According to the invention, there is provided a password authentication system for a wearable Wrist Watch device/appliance that enables access to secured data stored therein. The authentication system includes a user interface display having a touch sensitive panel for detecting physical user interaction therewith and generating signals accordingly. The Wrist Watch device/appliance generates a sequence of one or more images for display via the user interface, the images of a sequence including that users' password elements which may be flashed variably with respect to time and at different interface display locations and spaced-apart temporally. A processor device receives the signals generated in accordance with user interaction with the touch sensitive panel at locations corresponding to the locations of a flashed image of the sequence that matches each element of the user password in order to provide verification of the password when all elements of the password have been detected.
The spatial and temporal variation of the user's password elements in the displayed sequence of images makes it nearly impossible for a perpetrator who is watching a user's fingerpresses to intrude the system. Furthermore, the principles of the invention as disclosed herein may be applied to any password entry system such as implemented in ATMs, buildings, rooms, and home and car door entries, etc.
Further features, aspects and advantages of the apparatus and methods of the present invention will become better understood with regard to the following description, appended claims, and accompanying drawings where:
FIG. 1 illustrates conceptually the wearable information access wrist watch device of the invention.
FIG. 2 is a detailed block diagram illustrating the hardware architecture of the wrist watch appliance 10 implementing the dynamic scroll device of the present invention.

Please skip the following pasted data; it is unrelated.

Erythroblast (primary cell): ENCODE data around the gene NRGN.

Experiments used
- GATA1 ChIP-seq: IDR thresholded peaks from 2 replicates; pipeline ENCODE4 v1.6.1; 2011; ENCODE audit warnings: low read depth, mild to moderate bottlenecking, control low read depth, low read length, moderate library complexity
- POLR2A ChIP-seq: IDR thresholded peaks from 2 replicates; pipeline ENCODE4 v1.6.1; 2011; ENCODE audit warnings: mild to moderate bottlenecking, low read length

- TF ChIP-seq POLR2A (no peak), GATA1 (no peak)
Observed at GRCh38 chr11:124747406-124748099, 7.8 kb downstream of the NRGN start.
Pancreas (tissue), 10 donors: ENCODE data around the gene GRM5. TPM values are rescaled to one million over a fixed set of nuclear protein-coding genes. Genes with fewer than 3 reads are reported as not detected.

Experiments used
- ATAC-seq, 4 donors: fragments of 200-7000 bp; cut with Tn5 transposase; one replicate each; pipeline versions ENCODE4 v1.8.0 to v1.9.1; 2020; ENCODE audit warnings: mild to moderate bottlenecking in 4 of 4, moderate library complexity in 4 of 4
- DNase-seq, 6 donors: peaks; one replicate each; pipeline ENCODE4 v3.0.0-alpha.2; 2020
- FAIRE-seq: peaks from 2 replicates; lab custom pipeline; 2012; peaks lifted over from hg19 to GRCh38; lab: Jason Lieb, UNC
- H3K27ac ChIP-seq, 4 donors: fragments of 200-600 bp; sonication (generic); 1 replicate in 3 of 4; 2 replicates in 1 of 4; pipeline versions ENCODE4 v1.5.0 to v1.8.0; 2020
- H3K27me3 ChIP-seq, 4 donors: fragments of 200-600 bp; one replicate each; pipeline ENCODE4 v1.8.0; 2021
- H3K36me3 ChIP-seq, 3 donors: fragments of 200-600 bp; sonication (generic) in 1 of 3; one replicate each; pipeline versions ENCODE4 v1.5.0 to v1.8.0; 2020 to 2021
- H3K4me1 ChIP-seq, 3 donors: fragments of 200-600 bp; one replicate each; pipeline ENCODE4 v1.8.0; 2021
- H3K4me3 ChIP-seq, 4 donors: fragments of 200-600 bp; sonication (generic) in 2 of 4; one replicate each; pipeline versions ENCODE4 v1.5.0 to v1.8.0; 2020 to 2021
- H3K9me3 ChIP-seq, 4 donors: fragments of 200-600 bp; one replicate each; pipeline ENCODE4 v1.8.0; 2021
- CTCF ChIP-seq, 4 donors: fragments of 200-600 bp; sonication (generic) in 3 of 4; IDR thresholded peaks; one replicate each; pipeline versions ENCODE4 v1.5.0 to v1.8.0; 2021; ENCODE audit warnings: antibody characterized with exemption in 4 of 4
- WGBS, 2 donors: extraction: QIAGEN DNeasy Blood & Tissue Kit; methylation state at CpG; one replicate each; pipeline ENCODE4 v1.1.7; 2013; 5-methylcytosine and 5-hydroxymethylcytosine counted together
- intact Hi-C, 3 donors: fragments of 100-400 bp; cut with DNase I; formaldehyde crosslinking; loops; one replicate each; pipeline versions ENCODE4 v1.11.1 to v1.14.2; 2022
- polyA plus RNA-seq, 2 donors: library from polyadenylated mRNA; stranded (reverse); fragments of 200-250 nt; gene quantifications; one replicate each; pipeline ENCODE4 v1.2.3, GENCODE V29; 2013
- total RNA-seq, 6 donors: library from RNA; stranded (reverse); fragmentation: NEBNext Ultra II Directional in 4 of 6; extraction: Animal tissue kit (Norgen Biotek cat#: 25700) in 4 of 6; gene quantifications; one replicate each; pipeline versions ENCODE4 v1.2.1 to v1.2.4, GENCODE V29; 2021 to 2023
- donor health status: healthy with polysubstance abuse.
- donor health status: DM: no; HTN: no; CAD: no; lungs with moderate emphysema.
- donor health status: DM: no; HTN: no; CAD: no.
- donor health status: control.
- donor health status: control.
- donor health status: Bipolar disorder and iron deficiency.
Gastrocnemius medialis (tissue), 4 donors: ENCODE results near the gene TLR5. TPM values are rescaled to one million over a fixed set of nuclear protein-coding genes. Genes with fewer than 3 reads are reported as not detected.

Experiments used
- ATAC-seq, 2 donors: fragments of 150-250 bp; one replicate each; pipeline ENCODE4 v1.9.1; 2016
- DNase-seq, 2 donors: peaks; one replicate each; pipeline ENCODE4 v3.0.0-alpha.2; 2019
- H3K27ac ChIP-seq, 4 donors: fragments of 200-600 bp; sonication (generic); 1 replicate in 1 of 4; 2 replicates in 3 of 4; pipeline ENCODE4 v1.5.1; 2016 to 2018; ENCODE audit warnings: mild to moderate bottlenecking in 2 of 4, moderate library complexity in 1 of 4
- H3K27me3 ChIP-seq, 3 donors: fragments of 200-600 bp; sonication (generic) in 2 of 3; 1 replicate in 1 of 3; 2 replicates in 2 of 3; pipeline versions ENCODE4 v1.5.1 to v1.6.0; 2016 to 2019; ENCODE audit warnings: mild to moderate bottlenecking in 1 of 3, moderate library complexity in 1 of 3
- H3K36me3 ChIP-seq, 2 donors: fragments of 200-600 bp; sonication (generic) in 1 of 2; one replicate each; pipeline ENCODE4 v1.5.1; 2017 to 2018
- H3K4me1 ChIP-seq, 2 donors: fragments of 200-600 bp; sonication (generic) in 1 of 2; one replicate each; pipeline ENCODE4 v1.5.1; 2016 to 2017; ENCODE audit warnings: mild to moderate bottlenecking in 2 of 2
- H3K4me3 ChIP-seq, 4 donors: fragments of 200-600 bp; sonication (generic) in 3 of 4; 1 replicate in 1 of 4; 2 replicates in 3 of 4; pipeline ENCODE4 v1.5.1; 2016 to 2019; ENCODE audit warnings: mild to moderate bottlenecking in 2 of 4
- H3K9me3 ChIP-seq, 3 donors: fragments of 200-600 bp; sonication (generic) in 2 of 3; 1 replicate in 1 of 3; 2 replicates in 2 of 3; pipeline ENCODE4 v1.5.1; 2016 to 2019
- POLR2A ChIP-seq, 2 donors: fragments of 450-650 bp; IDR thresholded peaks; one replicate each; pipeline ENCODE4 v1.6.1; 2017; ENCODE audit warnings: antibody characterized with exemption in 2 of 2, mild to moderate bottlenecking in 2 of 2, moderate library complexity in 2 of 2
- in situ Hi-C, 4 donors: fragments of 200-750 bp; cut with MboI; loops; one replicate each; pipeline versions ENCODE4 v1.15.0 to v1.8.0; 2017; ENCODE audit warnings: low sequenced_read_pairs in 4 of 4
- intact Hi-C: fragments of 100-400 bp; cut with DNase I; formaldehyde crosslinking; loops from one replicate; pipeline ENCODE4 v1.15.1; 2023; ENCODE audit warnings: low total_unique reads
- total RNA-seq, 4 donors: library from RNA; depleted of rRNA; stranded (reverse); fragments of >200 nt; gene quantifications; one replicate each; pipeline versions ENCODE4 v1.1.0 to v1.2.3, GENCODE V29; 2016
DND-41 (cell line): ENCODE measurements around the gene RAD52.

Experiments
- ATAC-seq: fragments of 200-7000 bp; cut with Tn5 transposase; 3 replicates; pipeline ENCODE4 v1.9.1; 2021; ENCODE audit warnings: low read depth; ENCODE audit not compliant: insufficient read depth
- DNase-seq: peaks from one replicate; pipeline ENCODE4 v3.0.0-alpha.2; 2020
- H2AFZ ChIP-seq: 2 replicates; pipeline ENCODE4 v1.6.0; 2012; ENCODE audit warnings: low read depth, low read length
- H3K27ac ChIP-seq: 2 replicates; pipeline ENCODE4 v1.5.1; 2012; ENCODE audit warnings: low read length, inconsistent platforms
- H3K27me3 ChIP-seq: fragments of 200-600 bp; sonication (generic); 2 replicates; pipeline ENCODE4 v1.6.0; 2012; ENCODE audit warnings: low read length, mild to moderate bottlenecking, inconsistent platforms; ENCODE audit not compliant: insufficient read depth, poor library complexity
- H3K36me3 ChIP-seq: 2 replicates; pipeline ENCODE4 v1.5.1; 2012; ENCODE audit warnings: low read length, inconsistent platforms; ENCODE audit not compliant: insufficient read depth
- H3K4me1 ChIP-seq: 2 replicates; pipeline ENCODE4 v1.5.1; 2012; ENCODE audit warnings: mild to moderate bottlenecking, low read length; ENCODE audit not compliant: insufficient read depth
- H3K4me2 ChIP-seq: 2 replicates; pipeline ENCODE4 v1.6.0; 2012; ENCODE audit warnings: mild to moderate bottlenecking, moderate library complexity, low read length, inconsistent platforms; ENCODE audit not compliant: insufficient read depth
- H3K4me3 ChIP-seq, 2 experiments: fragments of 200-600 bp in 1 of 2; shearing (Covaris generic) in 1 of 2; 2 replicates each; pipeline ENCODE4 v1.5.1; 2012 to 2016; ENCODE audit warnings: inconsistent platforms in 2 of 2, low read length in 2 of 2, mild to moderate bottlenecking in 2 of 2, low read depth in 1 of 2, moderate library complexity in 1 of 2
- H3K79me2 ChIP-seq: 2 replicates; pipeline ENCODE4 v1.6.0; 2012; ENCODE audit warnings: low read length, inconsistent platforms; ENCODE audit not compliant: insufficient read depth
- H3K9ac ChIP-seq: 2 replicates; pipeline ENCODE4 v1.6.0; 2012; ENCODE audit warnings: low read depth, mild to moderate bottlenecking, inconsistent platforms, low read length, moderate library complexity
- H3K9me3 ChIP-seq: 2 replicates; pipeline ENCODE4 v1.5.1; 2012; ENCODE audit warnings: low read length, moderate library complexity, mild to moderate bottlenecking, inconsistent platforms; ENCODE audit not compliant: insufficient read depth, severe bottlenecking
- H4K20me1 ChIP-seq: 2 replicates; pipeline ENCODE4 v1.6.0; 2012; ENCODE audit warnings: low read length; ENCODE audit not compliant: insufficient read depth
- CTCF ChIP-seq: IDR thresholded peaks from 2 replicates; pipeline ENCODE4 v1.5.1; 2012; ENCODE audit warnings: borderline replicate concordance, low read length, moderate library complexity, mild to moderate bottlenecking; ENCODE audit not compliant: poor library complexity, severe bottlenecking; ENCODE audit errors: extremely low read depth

FIG. 3 illustrates the software architecture 200 for the Wrist watch device 10.
FIGS. 4 and 5 illustrate example OLED system displays 300 and 350 providing respective menu ring of selectable icons for launching Personal Information Management applications provided in the Wrist Watch device.
FIG. 6(a) illustrates a sequence of a first example password authentication display presented in a region of the Wrist Watch display.
FIG. 6(b) illustrates a sequence of a second example password authentication display presented in the region of the Wrist Watch display.
FIGS. 6(c) and 6(d) illustrates respect third and fourth varied image sequences of example password authentication displays presented in another region of the Wrist Watch display.
FIG. 1 illustrates conceptually the wearable information access wrist watch device of the invention. Referred to herein as the “Wrist Watch” 10, the system looks like a regular watch but is capable of receiving information from adjunct devices such as a PC, a mobile computer, other pervasive devices being carried by the user and directly from a network via a wireless communications mechanism.